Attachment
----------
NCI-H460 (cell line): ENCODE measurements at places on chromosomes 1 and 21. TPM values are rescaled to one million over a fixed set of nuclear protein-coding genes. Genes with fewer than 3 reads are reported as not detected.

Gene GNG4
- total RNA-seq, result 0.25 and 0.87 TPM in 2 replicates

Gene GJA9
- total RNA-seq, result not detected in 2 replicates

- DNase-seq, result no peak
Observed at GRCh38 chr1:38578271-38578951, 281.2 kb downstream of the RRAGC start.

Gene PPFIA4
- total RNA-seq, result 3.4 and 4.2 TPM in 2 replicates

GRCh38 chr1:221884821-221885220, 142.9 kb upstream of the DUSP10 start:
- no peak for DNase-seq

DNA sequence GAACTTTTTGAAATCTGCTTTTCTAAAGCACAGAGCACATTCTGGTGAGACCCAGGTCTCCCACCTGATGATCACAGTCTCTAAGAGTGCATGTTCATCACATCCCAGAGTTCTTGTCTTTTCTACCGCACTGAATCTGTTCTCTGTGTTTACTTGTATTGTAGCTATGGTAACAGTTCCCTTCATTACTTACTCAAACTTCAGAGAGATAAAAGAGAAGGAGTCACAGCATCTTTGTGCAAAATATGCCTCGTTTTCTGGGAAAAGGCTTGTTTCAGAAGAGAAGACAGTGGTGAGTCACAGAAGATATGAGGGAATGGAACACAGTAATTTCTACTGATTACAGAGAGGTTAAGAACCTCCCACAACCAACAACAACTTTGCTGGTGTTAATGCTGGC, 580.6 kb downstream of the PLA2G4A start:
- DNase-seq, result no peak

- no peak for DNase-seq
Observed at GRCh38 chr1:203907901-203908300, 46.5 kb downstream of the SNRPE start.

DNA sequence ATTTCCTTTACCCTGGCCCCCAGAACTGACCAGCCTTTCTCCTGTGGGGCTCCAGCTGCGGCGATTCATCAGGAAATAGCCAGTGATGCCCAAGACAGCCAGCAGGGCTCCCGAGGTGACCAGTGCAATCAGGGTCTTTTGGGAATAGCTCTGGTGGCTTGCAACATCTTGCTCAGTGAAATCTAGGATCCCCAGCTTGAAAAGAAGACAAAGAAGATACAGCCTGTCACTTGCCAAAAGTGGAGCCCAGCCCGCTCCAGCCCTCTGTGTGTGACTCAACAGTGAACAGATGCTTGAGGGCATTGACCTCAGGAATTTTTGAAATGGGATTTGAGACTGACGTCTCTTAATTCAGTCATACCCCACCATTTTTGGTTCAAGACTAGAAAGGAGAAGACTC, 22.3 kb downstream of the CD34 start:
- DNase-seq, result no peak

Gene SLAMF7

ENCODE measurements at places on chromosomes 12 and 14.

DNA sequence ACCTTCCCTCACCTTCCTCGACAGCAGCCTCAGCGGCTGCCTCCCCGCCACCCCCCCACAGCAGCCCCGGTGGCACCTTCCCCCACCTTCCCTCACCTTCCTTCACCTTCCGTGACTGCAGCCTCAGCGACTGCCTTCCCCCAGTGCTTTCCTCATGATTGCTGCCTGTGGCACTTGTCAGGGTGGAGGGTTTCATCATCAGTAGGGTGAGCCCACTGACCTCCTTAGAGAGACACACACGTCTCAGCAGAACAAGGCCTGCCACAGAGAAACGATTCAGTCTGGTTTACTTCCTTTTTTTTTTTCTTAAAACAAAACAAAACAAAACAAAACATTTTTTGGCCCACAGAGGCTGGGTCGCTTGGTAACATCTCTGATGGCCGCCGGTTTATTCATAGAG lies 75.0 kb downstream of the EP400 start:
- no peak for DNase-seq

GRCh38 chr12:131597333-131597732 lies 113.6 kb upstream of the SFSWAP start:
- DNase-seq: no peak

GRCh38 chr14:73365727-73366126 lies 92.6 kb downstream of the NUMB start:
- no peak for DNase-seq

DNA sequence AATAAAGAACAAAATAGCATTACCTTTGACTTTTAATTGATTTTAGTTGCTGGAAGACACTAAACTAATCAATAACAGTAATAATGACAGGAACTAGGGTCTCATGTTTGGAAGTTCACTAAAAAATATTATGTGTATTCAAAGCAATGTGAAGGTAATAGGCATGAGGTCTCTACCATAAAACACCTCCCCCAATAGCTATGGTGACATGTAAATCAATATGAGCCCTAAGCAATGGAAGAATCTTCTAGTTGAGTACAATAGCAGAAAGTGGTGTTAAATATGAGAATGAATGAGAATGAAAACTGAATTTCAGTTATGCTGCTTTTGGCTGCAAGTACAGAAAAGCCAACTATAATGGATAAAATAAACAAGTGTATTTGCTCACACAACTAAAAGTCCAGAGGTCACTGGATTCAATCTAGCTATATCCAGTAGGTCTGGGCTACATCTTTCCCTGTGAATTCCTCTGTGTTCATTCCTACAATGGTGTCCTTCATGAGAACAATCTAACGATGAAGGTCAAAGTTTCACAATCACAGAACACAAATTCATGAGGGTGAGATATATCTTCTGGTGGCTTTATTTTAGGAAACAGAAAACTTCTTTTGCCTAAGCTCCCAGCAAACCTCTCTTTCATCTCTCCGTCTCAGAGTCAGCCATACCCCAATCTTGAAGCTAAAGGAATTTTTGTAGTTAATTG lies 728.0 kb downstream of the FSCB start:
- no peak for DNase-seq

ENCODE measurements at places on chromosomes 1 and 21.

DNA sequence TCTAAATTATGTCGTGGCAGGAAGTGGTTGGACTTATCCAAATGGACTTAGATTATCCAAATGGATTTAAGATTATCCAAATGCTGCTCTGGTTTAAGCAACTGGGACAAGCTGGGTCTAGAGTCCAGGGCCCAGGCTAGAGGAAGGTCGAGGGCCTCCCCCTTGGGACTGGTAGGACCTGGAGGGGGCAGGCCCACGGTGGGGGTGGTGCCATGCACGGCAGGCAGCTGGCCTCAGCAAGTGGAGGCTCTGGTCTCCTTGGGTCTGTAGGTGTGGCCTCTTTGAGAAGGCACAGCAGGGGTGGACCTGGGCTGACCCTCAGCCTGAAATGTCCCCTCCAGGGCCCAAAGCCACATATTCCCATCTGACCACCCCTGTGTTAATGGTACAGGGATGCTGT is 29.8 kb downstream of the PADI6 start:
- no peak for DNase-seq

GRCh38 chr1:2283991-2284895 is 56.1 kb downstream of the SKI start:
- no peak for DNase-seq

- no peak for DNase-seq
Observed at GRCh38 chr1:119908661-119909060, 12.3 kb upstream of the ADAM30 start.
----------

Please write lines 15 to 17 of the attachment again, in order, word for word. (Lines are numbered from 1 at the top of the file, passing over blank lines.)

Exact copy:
Observed at GRCh38 chr1:203907901-203908300, 46.5 kb downstream of the SNRPE start.

DNA sequence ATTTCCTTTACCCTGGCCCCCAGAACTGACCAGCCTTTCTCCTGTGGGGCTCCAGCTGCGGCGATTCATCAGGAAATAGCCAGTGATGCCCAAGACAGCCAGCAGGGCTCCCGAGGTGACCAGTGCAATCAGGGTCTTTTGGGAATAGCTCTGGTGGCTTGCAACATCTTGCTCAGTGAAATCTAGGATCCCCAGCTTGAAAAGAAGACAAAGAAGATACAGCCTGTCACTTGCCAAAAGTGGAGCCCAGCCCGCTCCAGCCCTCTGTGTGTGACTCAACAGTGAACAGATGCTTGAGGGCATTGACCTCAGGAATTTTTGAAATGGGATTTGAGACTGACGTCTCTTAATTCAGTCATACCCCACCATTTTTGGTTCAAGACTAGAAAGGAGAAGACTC, 22.3 kb downstream of the CD34 start:
- DNase-seq, result no peak